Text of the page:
AceBreakingNews – Local Aboriginal people on the south coast say the early flowering of their spiritual “fire tree” is the sign bushfire season in southern Western Australia has come early, putting fire authorities on edge.
Ace Press News From Cutting Room Floor: Published: Nov.29: 2023: ABC Great Southern News: TELEGRAM Ace Daily News Link https://t.me/+PuI36tlDsM7GpOJe
For thousands of years, the moodja tree’s striking yellow and orange flowers have been a warning sign for Menang-Noongar people that fire and flames are coming.
Colloquially known as the West Australian Christmas tree, it flowers during the Noongar season of birak, coinciding with Christmas, but Menang man Larry Blight said Noongar people know it as the “fire tree”.
Its early flowering across much of the Great Southern means fire season is here.
Mr Blight studies the tree and said Aboriginal people determined their movements when flowers began to appear, since it indicated when the weather would heat up.
If our [Menang] people start to see the fire tree flowering early they will begin to move towards the coast,” he said.
The tree, scientifically known as Nuytsia floribunda, is found across southern WA.
Mr Blight said the trees had already started to flower, a sign bushfire season would be much longer than the past few years.
“I’ve noticed the flower is really starting just east of Albany towards Manypeaks,” he said.
“Normally we’d be in the kambarang season for this time of year.
“But everything is already rapidly drying out. It’s unusual.”
The earlier arrival of bushfire season was starkly highlighted with the loss of 18 homes in a bushfires in northern parts of Perth last week.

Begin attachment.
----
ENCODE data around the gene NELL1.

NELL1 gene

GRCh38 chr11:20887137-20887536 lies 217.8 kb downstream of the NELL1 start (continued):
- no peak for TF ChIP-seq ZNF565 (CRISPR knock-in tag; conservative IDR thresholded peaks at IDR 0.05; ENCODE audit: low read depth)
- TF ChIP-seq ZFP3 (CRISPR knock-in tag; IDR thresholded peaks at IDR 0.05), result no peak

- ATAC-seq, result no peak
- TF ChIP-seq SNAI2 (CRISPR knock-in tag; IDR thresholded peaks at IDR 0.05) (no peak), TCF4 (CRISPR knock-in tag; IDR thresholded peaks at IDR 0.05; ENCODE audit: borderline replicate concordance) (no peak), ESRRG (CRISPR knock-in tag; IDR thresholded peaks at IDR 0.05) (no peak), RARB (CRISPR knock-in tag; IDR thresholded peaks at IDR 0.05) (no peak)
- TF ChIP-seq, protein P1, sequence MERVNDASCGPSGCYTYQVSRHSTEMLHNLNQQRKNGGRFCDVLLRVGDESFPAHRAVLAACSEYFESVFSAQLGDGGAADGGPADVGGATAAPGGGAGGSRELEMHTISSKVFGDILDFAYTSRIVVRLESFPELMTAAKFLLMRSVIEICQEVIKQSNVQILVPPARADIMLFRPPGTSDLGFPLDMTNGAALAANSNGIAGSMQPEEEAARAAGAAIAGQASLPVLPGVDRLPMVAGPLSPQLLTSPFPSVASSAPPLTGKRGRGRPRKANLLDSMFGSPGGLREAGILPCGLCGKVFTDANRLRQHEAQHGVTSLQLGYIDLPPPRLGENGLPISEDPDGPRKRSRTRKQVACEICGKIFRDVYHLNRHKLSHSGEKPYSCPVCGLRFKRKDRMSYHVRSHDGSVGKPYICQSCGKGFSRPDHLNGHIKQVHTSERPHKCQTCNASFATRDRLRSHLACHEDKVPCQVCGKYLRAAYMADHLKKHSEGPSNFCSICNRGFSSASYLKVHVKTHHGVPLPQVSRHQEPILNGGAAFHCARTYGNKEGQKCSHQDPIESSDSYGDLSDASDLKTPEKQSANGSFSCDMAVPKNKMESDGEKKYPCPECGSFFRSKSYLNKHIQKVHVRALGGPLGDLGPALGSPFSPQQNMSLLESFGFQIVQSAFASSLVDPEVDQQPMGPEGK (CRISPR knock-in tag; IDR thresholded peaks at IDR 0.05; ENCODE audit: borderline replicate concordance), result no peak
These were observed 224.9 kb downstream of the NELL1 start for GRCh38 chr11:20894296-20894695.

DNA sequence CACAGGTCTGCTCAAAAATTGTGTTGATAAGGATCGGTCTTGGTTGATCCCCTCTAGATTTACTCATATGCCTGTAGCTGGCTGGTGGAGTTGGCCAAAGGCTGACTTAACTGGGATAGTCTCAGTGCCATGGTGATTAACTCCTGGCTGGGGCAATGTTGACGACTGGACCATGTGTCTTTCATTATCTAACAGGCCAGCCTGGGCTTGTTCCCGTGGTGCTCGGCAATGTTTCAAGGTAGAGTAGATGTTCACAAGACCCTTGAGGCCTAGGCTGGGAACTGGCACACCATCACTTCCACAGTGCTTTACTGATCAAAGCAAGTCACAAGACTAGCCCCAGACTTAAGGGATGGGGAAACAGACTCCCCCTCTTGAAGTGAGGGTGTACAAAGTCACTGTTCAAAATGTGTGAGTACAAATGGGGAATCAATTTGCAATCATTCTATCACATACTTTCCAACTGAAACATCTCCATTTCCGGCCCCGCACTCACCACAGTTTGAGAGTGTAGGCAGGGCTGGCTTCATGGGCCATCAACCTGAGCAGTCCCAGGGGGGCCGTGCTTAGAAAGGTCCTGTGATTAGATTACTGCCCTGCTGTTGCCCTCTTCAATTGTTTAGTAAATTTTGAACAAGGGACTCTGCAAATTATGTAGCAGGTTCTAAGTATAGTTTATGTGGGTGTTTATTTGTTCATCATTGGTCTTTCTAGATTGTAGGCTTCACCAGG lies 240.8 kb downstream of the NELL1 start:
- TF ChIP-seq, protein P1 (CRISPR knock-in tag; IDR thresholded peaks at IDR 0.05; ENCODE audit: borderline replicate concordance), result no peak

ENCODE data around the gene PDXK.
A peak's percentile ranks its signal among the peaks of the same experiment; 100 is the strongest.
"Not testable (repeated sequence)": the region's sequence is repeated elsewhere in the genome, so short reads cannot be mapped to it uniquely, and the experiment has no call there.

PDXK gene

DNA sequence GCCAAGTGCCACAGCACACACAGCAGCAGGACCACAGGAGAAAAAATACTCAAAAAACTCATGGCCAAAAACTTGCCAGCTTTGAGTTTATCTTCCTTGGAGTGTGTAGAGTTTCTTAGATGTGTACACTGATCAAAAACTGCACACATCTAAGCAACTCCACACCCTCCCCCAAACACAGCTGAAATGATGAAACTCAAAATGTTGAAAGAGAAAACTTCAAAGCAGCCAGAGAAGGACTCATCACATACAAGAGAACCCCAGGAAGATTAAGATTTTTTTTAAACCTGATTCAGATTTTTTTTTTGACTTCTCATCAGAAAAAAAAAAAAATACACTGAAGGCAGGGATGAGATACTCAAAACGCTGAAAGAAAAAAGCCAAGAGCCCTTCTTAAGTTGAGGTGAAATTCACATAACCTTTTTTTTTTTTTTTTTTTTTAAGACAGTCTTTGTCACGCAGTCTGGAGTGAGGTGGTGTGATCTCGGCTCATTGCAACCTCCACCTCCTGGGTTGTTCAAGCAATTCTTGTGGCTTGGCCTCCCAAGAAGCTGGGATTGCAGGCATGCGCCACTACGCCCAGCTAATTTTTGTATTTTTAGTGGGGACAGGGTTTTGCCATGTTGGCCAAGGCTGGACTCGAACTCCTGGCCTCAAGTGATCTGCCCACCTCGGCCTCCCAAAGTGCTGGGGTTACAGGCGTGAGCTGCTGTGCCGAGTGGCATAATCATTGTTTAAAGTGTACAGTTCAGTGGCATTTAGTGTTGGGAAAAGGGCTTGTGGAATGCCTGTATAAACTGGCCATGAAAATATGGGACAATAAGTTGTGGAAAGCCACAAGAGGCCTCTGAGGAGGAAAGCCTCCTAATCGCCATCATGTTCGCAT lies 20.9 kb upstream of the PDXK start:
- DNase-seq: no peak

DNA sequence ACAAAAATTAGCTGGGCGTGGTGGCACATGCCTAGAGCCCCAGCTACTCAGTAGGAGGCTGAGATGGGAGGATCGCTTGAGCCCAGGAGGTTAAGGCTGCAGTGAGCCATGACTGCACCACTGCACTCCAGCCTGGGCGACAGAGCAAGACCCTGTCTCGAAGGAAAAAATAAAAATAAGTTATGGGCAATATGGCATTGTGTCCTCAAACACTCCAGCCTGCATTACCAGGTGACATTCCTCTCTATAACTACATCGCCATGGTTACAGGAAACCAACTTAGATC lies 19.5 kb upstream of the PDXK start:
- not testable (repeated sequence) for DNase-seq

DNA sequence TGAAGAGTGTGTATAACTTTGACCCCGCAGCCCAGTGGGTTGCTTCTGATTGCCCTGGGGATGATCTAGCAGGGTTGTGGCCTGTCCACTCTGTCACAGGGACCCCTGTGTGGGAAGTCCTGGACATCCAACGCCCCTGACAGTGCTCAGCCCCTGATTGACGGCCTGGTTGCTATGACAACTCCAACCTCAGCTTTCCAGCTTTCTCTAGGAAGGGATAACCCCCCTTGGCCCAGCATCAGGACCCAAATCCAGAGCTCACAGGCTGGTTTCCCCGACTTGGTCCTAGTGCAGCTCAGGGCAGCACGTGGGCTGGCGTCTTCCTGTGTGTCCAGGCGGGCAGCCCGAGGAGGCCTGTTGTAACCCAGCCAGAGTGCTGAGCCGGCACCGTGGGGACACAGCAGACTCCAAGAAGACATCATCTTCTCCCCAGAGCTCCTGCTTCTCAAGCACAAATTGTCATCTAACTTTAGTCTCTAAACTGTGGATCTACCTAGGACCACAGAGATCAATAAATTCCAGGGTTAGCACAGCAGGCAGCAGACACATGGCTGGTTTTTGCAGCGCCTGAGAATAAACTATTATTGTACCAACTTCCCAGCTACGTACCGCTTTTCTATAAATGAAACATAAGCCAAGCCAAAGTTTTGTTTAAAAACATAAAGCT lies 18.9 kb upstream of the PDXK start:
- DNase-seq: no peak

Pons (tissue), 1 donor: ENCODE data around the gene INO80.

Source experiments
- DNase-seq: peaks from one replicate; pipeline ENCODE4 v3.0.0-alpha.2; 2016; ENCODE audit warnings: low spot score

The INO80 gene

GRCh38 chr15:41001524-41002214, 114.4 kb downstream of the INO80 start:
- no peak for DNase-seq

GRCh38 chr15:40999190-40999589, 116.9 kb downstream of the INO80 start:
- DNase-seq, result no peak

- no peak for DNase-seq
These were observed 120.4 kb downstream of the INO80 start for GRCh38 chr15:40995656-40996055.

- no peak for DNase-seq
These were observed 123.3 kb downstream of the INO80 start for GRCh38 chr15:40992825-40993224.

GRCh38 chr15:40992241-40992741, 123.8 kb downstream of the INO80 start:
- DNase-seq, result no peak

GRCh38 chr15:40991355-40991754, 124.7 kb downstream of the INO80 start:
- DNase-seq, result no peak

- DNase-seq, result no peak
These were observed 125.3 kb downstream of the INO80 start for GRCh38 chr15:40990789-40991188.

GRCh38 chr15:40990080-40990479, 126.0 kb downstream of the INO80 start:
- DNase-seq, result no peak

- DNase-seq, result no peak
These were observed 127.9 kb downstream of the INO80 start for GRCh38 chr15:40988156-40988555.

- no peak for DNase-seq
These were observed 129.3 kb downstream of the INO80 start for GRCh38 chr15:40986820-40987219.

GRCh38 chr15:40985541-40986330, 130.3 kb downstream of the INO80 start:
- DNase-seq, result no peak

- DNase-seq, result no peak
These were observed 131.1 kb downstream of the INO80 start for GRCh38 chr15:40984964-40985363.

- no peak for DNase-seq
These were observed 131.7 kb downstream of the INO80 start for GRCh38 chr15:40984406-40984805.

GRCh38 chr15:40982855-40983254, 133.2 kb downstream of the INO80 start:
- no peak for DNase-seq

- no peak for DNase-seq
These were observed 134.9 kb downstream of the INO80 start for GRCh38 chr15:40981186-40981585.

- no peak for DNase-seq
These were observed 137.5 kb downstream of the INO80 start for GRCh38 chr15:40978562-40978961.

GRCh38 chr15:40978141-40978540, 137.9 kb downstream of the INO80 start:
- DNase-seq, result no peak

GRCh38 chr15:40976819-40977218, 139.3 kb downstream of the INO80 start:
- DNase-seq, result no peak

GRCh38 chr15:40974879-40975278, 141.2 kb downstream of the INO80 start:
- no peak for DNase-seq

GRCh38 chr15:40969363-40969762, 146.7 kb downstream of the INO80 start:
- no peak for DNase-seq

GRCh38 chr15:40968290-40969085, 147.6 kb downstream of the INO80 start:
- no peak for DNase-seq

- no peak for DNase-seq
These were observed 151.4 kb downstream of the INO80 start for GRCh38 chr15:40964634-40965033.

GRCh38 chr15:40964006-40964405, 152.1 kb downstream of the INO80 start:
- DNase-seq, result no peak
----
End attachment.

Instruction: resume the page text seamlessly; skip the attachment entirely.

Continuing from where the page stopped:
Early start puts volunteers at risk of burnout
Bushfire season, which started two months earlier, has already raised concerns volunteer firefighters could struggle with fatigue.
The Great Southern, almost five hours’ drive south of Perth, has already had more than 60 fires, five times the amount of the past two seasons for this time of year.
Volunteer deputy fire chief for the city of Albany, Graham Poole, said soil dryness was a contributing factor to the increase in fires.
“[These fires] are burning as if it’s the middle of summer, but it’s only November,” he said.
“So already we’re having to work extra hard rather than getting eased into the season.”
Mr Poole said with bushfire season expected to last for almost six months, he was concerned volunteers would run out of spare time and energy.
“People might work a full day, then instead of relaxing they have to battle a fire for 10 hours,” he said.
Settling in for a longer season
DFES superintendent for the Great Southern, Wayne Green, said out-of-season fire behaviour had changed with climate change a factor.
“Five years ago, at eight o’clock it was usually tools down and start thinking about tomorrow’s plan,” he said.
“But now the fires are burning at two o’clock in the morning as if it’s the middle of the afternoon.”
Mr Green said he was concerned for volunteer firefighters in particular since they also had to worry about their other careers.
“They will become fatigued, especially if fires continue at this rate,” he said.
“Which is why it’s important to maintain extra preparedness, and I think we’re doing that well so far.”
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